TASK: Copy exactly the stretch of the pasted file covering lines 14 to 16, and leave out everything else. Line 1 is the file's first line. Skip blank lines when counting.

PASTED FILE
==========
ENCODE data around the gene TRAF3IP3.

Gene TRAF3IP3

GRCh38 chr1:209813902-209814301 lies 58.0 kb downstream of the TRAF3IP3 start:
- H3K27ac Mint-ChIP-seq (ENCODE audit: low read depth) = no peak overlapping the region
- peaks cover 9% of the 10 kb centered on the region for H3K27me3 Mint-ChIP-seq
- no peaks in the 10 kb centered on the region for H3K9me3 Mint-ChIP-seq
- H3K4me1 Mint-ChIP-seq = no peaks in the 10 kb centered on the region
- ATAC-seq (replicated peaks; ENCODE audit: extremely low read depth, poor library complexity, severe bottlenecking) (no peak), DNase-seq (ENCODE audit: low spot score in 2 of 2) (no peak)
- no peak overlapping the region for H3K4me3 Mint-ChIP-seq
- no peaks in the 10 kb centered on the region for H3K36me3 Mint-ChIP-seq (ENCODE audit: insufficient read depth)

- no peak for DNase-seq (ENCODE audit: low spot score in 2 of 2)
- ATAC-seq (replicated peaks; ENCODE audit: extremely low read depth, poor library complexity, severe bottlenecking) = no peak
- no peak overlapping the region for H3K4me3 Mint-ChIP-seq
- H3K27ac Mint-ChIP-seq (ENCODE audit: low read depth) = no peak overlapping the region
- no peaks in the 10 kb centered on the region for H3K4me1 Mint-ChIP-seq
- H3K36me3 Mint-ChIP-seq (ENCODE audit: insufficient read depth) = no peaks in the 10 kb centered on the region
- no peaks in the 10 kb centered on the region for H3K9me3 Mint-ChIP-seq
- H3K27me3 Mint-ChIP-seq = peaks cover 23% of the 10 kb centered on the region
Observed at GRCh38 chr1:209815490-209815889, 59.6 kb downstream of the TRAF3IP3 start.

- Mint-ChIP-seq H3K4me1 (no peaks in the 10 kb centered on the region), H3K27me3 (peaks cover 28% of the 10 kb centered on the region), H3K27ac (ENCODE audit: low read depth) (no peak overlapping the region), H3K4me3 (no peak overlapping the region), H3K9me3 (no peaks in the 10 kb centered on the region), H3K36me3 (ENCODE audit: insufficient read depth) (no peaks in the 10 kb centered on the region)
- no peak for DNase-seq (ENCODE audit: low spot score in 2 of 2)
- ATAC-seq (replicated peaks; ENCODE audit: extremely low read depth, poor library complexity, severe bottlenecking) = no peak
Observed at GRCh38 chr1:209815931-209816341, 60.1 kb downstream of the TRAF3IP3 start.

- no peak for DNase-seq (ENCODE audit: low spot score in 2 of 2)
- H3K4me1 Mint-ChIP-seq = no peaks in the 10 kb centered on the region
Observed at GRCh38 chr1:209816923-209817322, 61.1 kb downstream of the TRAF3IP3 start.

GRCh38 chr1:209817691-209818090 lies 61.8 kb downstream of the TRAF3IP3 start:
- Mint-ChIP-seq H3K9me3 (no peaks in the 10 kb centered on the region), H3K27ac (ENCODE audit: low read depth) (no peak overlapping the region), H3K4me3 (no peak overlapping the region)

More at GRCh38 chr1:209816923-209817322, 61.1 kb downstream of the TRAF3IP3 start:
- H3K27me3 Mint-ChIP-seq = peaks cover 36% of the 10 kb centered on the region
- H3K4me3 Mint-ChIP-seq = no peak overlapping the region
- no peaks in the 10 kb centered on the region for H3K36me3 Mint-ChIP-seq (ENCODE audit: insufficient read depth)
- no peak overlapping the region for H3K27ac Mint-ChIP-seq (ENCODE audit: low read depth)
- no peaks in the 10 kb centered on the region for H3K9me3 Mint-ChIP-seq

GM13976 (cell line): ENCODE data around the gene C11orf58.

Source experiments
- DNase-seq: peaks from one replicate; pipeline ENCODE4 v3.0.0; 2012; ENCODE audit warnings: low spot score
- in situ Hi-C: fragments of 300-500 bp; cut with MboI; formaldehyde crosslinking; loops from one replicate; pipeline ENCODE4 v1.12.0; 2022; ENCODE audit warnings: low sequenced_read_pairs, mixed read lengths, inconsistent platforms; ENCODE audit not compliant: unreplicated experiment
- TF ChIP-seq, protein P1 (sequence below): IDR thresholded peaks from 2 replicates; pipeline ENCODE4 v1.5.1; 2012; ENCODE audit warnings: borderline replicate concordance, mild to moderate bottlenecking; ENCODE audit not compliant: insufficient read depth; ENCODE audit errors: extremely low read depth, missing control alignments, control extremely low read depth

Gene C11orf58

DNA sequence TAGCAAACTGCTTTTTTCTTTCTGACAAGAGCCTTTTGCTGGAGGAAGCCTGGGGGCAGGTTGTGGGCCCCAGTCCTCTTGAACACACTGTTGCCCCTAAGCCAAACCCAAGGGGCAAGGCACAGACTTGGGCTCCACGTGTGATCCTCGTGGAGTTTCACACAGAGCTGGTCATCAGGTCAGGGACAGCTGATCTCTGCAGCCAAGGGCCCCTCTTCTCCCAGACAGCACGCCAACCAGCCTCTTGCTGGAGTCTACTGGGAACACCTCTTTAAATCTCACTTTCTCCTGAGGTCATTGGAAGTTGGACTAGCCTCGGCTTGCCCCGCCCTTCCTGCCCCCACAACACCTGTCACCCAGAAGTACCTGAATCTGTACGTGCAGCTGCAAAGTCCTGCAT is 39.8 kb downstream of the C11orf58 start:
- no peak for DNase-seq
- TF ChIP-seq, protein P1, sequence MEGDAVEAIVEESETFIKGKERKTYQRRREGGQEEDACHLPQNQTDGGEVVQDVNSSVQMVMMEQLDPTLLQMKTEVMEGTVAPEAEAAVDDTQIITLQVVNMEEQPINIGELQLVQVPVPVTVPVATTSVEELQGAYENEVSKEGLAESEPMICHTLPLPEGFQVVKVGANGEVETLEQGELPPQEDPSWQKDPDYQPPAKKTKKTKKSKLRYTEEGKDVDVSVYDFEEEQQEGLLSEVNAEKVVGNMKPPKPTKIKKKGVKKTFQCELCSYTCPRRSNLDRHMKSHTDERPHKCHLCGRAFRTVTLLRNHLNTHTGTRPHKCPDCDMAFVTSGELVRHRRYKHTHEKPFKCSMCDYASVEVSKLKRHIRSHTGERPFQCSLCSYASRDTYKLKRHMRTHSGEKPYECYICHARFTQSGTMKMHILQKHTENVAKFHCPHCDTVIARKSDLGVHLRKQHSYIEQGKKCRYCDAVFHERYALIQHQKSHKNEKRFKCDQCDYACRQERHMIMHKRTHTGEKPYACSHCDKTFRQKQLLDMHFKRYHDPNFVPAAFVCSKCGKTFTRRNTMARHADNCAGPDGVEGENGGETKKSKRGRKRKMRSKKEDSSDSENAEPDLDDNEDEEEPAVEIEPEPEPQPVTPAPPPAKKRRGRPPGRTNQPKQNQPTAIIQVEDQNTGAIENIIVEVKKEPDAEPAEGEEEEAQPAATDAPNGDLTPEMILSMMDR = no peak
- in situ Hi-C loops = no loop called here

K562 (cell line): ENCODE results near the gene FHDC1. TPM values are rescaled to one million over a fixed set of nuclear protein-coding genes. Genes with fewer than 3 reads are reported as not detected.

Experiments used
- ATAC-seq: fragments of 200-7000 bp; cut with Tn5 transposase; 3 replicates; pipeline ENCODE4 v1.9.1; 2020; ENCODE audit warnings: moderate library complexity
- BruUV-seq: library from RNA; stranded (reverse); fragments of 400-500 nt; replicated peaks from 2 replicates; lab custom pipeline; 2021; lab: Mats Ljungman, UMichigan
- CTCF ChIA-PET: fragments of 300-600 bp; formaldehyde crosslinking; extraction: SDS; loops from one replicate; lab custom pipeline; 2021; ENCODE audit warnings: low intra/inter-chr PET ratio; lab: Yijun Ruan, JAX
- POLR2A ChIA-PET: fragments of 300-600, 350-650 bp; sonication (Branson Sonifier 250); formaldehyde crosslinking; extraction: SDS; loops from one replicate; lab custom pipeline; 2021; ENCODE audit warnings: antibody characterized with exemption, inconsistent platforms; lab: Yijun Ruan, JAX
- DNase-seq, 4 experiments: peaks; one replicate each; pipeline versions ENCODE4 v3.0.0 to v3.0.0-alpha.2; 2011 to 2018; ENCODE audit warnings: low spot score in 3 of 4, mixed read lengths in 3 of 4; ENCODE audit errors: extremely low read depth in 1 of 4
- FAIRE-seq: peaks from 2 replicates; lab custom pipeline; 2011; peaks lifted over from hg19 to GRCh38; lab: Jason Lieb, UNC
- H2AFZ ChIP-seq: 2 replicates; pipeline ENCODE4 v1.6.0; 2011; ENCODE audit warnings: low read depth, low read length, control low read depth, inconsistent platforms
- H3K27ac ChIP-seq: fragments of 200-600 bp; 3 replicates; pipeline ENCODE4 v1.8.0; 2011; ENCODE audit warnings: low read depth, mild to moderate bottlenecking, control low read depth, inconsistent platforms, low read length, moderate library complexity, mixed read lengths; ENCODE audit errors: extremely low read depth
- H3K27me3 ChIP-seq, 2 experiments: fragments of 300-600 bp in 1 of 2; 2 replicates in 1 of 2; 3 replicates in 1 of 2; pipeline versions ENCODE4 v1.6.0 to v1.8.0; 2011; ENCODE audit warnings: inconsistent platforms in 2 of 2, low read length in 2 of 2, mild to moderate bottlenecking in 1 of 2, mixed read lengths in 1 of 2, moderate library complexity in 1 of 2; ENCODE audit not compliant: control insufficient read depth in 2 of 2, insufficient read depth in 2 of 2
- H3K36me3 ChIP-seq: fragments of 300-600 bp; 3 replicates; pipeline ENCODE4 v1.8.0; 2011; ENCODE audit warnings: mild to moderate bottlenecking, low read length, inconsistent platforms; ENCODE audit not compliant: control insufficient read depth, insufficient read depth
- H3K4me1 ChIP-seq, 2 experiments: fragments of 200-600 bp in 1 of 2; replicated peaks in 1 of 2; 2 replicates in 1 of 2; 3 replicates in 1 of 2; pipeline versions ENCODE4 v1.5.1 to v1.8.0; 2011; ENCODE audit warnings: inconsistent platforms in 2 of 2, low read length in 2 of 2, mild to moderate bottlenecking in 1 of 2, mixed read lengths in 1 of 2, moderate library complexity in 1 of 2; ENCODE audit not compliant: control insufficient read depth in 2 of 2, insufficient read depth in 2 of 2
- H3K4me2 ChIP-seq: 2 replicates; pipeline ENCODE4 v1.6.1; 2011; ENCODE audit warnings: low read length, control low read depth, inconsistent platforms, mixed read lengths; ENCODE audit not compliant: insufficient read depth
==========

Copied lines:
- H3K27ac Mint-ChIP-seq (ENCODE audit: low read depth) = no peak overlapping the region
- no peaks in the 10 kb centered on the region for H3K4me1 Mint-ChIP-seq
- H3K36me3 Mint-ChIP-seq (ENCODE audit: insufficient read depth) = no peaks in the 10 kb centered on the region